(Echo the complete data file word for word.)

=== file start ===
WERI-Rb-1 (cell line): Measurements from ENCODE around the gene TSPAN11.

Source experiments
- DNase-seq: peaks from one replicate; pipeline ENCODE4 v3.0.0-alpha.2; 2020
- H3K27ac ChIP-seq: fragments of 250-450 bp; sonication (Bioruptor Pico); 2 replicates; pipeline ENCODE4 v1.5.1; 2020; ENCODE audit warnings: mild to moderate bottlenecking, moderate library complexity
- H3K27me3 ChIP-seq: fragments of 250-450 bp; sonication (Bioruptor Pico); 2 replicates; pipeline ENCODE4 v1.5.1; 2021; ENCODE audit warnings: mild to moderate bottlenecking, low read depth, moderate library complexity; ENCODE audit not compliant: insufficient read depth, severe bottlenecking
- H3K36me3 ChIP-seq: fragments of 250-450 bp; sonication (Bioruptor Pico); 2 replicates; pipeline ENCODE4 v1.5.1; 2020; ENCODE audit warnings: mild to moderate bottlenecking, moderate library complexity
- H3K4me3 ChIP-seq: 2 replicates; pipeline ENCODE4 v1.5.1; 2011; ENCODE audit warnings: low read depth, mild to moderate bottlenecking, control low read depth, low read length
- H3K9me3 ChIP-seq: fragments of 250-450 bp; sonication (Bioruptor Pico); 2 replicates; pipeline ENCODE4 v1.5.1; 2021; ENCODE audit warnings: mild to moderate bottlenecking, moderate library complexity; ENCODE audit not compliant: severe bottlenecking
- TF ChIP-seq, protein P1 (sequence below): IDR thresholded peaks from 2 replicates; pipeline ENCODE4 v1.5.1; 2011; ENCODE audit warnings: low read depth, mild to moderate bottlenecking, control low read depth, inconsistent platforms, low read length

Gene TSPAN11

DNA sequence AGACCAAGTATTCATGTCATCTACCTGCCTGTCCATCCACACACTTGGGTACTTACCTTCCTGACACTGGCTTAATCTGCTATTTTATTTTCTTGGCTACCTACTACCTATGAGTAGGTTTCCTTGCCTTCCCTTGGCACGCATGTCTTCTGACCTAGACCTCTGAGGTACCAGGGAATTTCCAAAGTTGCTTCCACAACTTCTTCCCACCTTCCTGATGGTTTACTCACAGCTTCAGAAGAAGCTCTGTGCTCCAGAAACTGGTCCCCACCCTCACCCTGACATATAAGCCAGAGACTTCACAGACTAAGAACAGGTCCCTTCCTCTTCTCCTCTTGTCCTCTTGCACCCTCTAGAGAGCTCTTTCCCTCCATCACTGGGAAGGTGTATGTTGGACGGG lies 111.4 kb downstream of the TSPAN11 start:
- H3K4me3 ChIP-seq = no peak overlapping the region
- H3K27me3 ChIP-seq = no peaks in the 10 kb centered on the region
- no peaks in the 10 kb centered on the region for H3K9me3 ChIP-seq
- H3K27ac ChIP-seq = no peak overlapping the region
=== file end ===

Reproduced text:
WERI-Rb-1 (cell line): Measurements from ENCODE around the gene TSPAN11.

Source experiments
- DNase-seq: peaks from one replicate; pipeline ENCODE4 v3.0.0-alpha.2; 2020
- H3K27ac ChIP-seq: fragments of 250-450 bp; sonication (Bioruptor Pico); 2 replicates; pipeline ENCODE4 v1.5.1; 2020; ENCODE audit warnings: mild to moderate bottlenecking, moderate library complexity
- H3K27me3 ChIP-seq: fragments of 250-450 bp; sonication (Bioruptor Pico); 2 replicates; pipeline ENCODE4 v1.5.1; 2021; ENCODE audit warnings: mild to moderate bottlenecking, low read depth, moderate library complexity; ENCODE audit not compliant: insufficient read depth, severe bottlenecking
- H3K36me3 ChIP-seq: fragments of 250-450 bp; sonication (Bioruptor Pico); 2 replicates; pipeline ENCODE4 v1.5.1; 2020; ENCODE audit warnings: mild to moderate bottlenecking, moderate library complexity
- H3K4me3 ChIP-seq: 2 replicates; pipeline ENCODE4 v1.5.1; 2011; ENCODE audit warnings: low read depth, mild to moderate bottlenecking, control low read depth, low read length
- H3K9me3 ChIP-seq: fragments of 250-450 bp; sonication (Bioruptor Pico); 2 replicates; pipeline ENCODE4 v1.5.1; 2021; ENCODE audit warnings: mild to moderate bottlenecking, moderate library complexity; ENCODE audit not compliant: severe bottlenecking
- TF ChIP-seq, protein P1 (sequence below): IDR thresholded peaks from 2 replicates; pipeline ENCODE4 v1.5.1; 2011; ENCODE audit warnings: low read depth, mild to moderate bottlenecking, control low read depth, inconsistent platforms, low read length

Gene TSPAN11

DNA sequence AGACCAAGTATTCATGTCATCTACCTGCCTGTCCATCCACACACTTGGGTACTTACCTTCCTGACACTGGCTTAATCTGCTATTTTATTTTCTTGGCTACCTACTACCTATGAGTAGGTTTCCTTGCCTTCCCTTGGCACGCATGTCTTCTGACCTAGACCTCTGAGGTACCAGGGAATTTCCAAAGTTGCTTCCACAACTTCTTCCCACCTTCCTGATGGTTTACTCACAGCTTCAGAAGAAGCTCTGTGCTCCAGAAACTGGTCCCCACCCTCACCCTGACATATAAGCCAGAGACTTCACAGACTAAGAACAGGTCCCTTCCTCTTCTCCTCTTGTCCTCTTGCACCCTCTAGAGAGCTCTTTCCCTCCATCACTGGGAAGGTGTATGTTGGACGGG lies 111.4 kb downstream of the TSPAN11 start:
- H3K4me3 ChIP-seq = no peak overlapping the region
- H3K27me3 ChIP-seq = no peaks in the 10 kb centered on the region
- no peaks in the 10 kb centered on the region for H3K9me3 ChIP-seq
- H3K27ac ChIP-seq = no peak overlapping the region